1. Good idea, but somewhat incomplete….I wonder if establishing semi-remote staging areas would help, as in, “we know these 35 containers are going to places in Oklahoma so let’s put them on train cars to haul to a staging area in Oklahoma.” Trucks will still be needed for short hauls at each end, but “container time on a truck” will be reduced, increasing the availability of truck chassis (and drivers) for the job.

    But…..: 1) There aren’t any (or very few) spare rail cars because too many are parked on sidings still loaded with containers; 2) Where will there be space adjacent to a railroad that has the equipment and space to become a mini-staging area?; 3) How do the empty containers get back to the port (China, Vietnam, Taiwan, Philippines, etc. are short of containers and no containers means stuff still won’t get shipped here); 4) who in government – federal, state or local – is smart (and brave) enough to make this work? It sure ain’t gonna be Petey Buttplug (Beuller? Beuller? Anyone?) ; 5) do we have a rail system adequate for the task, even with more flatbed container cars? I think the answer is “no.” ; 6) are there even enough truck drivers in Oklahoma (or Texas or Ohio or New Hampshire, ad infinitum) to make it work? 7) Why wasn’t something like remote staging areas thought of 10 years ago? (see:#6, above….)

    Face it, we’re completely anally self-sexed on this and it’s only the visible tip of a huge iceberg of national fail. But, it’s what America voted for!!! (or, at least, tolerates…..for the moment)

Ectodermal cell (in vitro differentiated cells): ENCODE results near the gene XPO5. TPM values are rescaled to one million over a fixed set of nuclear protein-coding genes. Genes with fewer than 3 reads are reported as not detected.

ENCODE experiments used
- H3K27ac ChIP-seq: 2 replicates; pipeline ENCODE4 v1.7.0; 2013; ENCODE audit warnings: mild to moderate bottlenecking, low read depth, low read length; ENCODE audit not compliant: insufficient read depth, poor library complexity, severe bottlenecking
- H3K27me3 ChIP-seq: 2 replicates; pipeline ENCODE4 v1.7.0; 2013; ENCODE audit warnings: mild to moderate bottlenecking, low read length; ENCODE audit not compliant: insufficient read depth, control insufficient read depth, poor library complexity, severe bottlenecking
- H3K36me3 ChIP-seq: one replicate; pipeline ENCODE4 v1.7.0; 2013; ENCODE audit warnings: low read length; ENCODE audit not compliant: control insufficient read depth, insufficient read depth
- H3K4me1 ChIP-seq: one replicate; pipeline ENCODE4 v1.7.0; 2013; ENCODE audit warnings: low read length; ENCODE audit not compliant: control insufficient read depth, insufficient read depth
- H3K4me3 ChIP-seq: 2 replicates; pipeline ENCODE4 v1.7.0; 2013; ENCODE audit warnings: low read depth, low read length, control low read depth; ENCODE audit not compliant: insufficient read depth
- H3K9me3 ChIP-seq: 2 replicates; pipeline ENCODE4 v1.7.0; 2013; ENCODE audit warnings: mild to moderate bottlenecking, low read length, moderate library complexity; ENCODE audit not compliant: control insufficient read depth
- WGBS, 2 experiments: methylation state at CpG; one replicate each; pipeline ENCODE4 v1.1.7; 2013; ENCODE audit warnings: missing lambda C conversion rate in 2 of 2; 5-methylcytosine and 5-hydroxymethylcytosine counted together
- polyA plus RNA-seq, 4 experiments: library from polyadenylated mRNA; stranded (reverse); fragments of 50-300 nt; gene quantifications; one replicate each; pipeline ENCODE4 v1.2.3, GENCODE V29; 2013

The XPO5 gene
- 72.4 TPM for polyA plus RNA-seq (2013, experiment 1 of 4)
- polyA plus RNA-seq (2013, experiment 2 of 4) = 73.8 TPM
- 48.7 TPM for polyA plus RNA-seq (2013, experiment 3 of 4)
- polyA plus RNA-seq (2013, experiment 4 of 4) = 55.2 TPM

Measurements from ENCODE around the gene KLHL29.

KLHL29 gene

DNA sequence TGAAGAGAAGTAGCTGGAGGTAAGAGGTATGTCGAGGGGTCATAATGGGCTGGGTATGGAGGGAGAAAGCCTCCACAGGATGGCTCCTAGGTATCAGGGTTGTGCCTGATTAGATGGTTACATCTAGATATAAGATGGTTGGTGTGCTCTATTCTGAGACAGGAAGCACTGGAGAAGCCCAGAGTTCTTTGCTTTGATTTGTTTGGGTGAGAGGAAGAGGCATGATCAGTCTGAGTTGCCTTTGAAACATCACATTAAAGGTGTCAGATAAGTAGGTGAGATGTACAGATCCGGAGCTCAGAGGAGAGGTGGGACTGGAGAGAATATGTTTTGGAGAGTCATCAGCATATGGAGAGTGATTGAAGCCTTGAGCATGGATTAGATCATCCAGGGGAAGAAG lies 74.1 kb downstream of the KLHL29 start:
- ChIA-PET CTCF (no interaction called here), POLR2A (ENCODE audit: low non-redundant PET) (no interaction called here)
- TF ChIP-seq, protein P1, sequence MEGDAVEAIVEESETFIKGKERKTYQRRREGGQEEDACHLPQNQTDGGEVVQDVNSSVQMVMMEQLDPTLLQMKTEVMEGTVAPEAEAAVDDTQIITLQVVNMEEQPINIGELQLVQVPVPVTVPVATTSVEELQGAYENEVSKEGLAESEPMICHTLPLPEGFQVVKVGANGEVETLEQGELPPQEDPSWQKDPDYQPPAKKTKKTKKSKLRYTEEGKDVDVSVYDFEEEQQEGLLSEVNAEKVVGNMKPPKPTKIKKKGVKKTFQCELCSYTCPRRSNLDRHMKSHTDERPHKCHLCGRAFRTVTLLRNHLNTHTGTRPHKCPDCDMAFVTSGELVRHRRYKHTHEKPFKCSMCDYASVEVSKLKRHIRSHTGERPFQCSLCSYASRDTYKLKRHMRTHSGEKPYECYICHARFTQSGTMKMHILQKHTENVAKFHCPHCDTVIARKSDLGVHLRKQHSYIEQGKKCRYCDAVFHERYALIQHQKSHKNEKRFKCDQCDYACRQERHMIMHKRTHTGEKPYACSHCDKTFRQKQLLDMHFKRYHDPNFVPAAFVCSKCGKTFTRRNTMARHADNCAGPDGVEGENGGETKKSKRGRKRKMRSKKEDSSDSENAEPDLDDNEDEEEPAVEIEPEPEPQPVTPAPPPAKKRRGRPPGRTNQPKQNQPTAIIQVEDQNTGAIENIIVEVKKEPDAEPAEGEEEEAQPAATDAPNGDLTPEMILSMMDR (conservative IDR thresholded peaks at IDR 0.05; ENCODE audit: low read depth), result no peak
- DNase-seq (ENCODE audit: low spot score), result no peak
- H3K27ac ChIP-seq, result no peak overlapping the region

2. “Good idea, but somewhat incomplete”

    Not surprising, I’m not a logistics guy. That’s a basic idea, someone more involved in the industry would have to flesh out the details.

    “‘we know these 35 containers are going to places in Oklahoma so let’s put them on train cars to haul to a staging area in Oklahoma.’ Trucks will still be needed for short hauls at each end, but ‘container time on a truck’ will be reduced, increasing the availability of truck chassis (and drivers) for the job.”

    Good point. I didn’t mention trains because of the issue you raised later on…lack of rolling stock. There’s a reason that 70% of the freight haulage in the US is done by truck. Plus using rail restricts your staging areas to rail facilities. All trucks need is a couple of cranes in a big empty lot near a road.

    The point about empty containers getting back I hadn’t considered. That would need to be addressed for sure.

    I agree that no one in the current government will be willing or able to do something on the scale required. If for no other reason, government employees’ primary purpose in life is to ensure their continued employment. Risk taking and bold plans aren’t exactly their forte. They tend to follow regulations to the letter. Even stupid ones.

    Not only do we not have enough drivers already, but the imminent Vax mandates are going to take even more out of play. As I mentioned, I’m not even sure a plan like that would work at this point.

    We may have been able to fix this a year ago…but now that it’s gotten to disaster proportions, it may not be fixable.

    I guess after all the stores are empty and millions in the cities die of starvation, the situation will eventually fix itself.

  3. “I guess after all the stores are empty and millions in the cities die of starvation, the situation will eventually fix itself.”

    Unfortunately, yes. At least the survivors will have all kinds of free goodies in whatever shipping containers they find. (I suspect a good set of long-handled bolt cutters and a high wheel garden cart (a la The Road movie) will be “premium goods”.

    Einstein said (paraphrasing): You can’t solve a problem with the same thought process used to create it.

    Since it was government that created this I’m confident in saying it’s beyond their ability to fix, and highly likely that anything they try to do will only make it worse.

    Sit down, strap in and hang on, this ride’s gonna get interesting…….